This is a excellent idea. This certainly can be used where there is detailed enough imagery to do the measurements. Such detailed images are not available for everywhere. They are often available is urban setting, and less so in forested settings. With this option available doing spoke canopy spreads - averaging more than two diameters would give a better approximation of actual average crown spread. We are just beginning to explore the potential of the use of this detailed air photo imagery, and applications like LIDAR. I am sure it will revolutionize much of what we can accomplish. Crown spreads are one of parameters that is often undermeasured in the field. If the images are available it will allow people to measure them from their home computer.
Similarly GPS coordinates can be pulled from Google Earth if the specific tree can be identified. I did this for a series of trees I measured in a cemetery. I made a sketch map of the tree positions while doing the height measurements, and later pulled the GPS coordinates off an air photo of the area.
But for those forested areas of interest with high rez imagery, I can think of no better way of presenting the crown for measurement. Ed's comment on 'spoking' the crown, and yours at right angles are approximations and get close. At some point, I believe that the standard may be 'crown area' as measured by a "traverse" around the perimeter of the crown. The 2D area enclosed by the perimeter can be as accurate as the perimeter is drawn, and the most accurate measure of the crown (as is being considered by the AF's intent on crown measure.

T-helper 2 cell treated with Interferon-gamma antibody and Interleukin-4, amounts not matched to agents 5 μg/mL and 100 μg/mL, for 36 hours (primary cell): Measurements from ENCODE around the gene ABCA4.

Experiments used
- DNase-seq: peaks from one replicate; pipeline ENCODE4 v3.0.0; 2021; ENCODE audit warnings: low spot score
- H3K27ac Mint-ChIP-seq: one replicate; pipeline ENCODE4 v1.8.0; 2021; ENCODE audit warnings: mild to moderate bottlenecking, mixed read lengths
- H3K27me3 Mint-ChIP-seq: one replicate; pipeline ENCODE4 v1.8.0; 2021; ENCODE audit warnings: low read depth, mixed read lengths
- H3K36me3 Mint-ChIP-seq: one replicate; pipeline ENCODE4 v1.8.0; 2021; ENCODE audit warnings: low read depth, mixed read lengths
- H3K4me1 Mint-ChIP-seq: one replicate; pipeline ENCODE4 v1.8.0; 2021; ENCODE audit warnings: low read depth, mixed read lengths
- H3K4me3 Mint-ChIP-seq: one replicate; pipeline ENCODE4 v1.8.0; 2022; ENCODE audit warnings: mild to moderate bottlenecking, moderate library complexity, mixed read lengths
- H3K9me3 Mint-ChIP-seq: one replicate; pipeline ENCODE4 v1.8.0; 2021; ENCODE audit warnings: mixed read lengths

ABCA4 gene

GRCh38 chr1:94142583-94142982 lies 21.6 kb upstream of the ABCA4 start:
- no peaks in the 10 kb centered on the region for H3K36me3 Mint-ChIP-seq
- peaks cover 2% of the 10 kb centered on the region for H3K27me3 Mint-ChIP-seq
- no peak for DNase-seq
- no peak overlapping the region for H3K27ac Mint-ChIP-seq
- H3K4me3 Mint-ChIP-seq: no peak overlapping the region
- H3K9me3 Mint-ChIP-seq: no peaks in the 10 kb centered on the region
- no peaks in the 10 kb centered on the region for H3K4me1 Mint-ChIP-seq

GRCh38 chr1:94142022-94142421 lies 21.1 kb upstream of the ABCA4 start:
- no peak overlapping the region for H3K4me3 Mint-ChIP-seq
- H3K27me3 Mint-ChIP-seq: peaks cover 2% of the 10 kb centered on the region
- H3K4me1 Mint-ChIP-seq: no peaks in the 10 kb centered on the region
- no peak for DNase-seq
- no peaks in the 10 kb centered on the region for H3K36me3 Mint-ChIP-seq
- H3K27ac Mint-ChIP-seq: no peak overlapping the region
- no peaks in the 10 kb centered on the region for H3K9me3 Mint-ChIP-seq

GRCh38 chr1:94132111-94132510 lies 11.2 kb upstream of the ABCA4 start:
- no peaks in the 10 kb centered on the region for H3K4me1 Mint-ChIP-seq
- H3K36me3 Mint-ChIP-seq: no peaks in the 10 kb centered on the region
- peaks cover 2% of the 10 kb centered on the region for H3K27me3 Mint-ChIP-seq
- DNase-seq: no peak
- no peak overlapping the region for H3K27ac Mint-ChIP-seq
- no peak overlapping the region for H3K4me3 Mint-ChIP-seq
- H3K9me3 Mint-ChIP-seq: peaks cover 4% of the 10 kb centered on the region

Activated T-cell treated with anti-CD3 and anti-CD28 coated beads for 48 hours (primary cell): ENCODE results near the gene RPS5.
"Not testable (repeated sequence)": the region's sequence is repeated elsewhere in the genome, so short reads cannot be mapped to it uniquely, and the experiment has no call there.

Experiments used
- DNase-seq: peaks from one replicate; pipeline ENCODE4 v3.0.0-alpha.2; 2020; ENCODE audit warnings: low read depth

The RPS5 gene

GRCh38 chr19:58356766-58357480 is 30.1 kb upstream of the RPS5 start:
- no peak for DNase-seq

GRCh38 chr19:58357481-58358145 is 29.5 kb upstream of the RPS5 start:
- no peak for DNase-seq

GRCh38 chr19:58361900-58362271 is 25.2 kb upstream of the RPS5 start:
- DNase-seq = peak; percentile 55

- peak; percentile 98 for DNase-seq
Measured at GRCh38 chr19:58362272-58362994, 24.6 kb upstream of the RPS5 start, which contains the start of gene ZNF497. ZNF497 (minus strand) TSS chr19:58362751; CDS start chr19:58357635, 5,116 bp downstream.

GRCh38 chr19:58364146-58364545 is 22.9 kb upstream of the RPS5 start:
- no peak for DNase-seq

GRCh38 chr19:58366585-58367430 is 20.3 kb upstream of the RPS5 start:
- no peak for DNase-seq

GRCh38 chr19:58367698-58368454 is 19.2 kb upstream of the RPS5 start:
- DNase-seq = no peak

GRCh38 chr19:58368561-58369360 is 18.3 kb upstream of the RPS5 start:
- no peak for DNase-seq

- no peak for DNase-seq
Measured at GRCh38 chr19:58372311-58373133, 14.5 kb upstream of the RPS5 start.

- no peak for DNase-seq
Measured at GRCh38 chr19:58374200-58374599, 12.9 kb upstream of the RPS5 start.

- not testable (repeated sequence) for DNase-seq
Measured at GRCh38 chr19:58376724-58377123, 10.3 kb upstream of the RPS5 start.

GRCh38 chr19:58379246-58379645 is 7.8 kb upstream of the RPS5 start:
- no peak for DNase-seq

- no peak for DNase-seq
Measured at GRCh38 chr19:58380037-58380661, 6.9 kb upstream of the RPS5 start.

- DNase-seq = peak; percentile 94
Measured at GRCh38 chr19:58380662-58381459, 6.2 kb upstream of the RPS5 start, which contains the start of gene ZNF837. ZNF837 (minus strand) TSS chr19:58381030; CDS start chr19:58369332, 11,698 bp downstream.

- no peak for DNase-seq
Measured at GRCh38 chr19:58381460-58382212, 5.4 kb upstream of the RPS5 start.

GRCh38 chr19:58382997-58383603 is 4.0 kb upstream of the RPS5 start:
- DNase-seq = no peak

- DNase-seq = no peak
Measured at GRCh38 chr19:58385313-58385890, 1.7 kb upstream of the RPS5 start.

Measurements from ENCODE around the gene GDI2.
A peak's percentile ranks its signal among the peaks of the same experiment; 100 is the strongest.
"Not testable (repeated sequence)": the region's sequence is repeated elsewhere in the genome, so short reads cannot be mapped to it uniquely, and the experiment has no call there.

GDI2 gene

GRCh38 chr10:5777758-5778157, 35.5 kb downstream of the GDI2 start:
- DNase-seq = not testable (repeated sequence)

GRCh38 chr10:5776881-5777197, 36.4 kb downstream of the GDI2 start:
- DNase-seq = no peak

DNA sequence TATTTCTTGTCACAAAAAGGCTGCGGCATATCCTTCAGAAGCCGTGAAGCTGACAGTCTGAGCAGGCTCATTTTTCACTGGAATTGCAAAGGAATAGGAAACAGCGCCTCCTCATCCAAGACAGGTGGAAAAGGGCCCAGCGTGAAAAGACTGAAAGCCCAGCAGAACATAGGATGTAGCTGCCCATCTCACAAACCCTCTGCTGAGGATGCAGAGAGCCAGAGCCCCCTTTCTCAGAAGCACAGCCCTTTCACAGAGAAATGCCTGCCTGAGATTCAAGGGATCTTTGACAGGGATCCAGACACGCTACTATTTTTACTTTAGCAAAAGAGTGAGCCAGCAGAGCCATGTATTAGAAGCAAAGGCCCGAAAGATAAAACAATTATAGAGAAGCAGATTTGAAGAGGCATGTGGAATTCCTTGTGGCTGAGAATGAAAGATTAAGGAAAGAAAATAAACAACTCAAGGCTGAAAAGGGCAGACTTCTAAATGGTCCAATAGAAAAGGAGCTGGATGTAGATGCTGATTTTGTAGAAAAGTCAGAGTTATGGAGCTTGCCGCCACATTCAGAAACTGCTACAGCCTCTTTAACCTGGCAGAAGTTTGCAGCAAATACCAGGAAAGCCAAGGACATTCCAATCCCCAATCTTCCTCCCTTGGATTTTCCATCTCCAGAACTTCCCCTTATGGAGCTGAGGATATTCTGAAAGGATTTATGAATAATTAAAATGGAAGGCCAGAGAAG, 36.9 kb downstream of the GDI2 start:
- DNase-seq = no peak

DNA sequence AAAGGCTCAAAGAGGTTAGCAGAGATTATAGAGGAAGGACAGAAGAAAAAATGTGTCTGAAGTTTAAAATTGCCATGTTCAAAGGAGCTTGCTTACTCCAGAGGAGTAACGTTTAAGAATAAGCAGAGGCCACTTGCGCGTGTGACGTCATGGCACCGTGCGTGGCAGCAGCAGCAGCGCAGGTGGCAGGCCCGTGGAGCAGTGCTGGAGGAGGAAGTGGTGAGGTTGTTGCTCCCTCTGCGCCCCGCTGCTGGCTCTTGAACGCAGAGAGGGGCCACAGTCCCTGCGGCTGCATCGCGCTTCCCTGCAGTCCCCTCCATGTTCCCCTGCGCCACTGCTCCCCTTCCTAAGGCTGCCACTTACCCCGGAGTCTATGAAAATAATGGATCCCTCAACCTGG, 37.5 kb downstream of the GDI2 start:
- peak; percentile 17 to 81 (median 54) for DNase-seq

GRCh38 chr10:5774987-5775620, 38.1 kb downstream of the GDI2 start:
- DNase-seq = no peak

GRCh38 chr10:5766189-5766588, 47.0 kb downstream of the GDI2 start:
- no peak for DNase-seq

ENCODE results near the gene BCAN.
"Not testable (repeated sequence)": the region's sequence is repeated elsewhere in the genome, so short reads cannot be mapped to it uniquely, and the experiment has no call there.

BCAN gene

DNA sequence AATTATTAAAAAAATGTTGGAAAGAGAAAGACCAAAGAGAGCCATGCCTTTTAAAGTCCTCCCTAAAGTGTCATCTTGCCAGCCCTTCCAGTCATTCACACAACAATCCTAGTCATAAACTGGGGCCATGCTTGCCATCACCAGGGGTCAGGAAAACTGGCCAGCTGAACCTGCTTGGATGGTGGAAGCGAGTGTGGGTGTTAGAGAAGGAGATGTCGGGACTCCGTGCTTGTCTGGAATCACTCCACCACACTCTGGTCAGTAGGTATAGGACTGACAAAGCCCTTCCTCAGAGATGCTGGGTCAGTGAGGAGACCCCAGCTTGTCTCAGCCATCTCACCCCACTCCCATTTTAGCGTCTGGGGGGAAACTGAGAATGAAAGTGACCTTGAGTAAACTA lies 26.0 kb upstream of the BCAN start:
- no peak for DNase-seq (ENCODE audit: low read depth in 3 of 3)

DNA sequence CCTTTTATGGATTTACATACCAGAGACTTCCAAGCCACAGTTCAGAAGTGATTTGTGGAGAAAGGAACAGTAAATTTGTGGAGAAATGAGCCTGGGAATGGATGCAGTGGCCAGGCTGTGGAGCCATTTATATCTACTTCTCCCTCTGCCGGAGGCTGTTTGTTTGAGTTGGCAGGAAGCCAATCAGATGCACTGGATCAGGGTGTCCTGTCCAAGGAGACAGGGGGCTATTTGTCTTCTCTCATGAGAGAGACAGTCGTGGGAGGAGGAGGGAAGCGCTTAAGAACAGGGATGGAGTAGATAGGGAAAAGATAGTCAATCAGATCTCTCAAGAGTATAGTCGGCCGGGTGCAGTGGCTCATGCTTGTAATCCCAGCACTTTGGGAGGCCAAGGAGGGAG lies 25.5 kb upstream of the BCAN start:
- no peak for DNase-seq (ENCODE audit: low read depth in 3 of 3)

Photogrammetry has been around for more than a century...with standards, ethics, substantial body of research already in place. Much more aerial photography exists than most people realize!
sfischer_16 wrote:I experimented with using Google Earth to measure the canopy of a silver maple. Google Earth has a measuring tool that is known to be accurate (http://bbs.keyhole.com/ubb/ubbthreads.p ... d=1#import)
Attached are two images showing that the canopy of this tree is 115' at its widest and 78' at its narrowest.
Seems like this could revolutionize canopy measurement, as it is simple, free, repeatable and verifiable. With experience ENTS could develop guidelines for correct usage to standardize it as a measuring tool. (In some settings the outline of the canopy might be hard to detect.) Note that the image includes GPS coordinates.
The address I used to search for this tree is 800 Cricket Avenue, 19003.
To download Google Earth, go here: http://earth.google.com
Give it a try (and verify my measurements)!
(By the way, this silver maple has a girth of 268". Still need to measure height, which I plan to do by sighting with a carpenter's square held against my cheekbone.)
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